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More Than 11,000 Scientists Just Released A Statement Declaring a Global Climate Emergency

More Than 11,000 Scientists Just Released A Statement Declaring a Global Climate Emergency

If humanity doesn't make rapid and profound changes to our lives, it will lead to "untold human suffering".

Scientists of many disciplines around the world have been trying for 40 years have tried to warn the public of the looming climate crisis, but they've met with stiff resistence from conservative politicians and lobbyists from the energy industry. That means that legislation and regulation that could help slow the damage has been slow to gain traction, meanwhile our escalating meat production, tree loss, birth rates and carbon emissions are growing faster than previously anticipated. 

There has been a resurgence in interest in environmental science thanks to efforts by advocates like Greta Thunberg, and a group of scientists have taken advantage of the movement's momentum to draft a statement that shares a sobering message to the world. 

"Scientists have a moral obligation to warn humanity of any great threat," says environmental scientist Thomas Newsome from the University of Sydney. "From the data we have, it is clear we are facing a climate emergency."

This follows on the heels of a letter delivered two years ago by Newsome and the largest international group of scientists in history. This new document studies four decades-worth of publicly available data, including energy use, surface temperature, population, deforestation, polar ice, fertility rates, and, of course, carbon emissions. 11,000 scientists from 150 counties have verified the results and signed the document.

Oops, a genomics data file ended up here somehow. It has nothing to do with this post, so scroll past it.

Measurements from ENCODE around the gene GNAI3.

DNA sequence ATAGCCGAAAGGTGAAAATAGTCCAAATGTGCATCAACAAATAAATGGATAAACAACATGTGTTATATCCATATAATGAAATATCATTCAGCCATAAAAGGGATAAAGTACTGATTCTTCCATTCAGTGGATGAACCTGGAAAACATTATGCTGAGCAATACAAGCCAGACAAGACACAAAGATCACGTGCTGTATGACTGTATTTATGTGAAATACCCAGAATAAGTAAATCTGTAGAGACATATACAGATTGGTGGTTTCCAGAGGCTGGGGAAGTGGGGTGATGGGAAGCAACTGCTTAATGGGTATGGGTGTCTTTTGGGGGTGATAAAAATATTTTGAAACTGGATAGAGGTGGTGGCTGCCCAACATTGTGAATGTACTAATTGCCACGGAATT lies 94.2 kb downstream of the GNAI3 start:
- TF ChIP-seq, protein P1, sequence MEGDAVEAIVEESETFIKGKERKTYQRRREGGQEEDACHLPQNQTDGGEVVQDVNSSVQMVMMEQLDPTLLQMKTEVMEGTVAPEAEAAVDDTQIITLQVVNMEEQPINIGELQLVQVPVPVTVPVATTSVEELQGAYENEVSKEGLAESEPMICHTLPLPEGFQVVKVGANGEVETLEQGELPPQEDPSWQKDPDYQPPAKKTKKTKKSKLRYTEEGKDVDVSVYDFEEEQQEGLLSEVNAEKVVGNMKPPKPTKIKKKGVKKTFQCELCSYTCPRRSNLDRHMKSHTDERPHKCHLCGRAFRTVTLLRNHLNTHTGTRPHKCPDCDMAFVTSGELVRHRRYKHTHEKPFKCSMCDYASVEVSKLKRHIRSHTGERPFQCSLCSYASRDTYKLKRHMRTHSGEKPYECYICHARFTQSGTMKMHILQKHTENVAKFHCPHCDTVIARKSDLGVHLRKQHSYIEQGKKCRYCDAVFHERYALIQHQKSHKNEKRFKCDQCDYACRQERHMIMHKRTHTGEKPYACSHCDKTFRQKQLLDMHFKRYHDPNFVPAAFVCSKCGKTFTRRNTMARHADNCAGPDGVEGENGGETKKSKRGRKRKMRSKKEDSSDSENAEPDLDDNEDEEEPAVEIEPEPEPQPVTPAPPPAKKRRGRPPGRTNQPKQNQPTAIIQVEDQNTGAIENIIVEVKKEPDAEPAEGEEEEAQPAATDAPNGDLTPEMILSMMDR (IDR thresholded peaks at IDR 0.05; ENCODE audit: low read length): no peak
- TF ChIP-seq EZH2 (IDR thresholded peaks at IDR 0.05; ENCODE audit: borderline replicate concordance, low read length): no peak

"The climate crisis has arrived and is accelerating faster than most scientists expected," the authors write. "It is more severe than anticipated, threatening natural ecosystems and the fate of humanity."

Today, the birth rate is roughly 80 million people per year, and the Amazon rainforests and being destroyed at an alarming rate. 

 

Environment protest

 

 

"Despite 40 years of major global negotiations, we have generally conducted business as usual and are essentially failing to address this crisis," says ecologist William Ripple from Oregon State University.

"While things are bad, all is not hopeless," Newsome has said. "We can take steps to address the climate emergency."

Suggested changes include pursuing renewable and carbon-capture technology, switch to more plant-based foods, and provide family-planning services to all people, especially girls and young women. But most importantly, we need to elect politicans committed to changing our climate crisis.  

 



 

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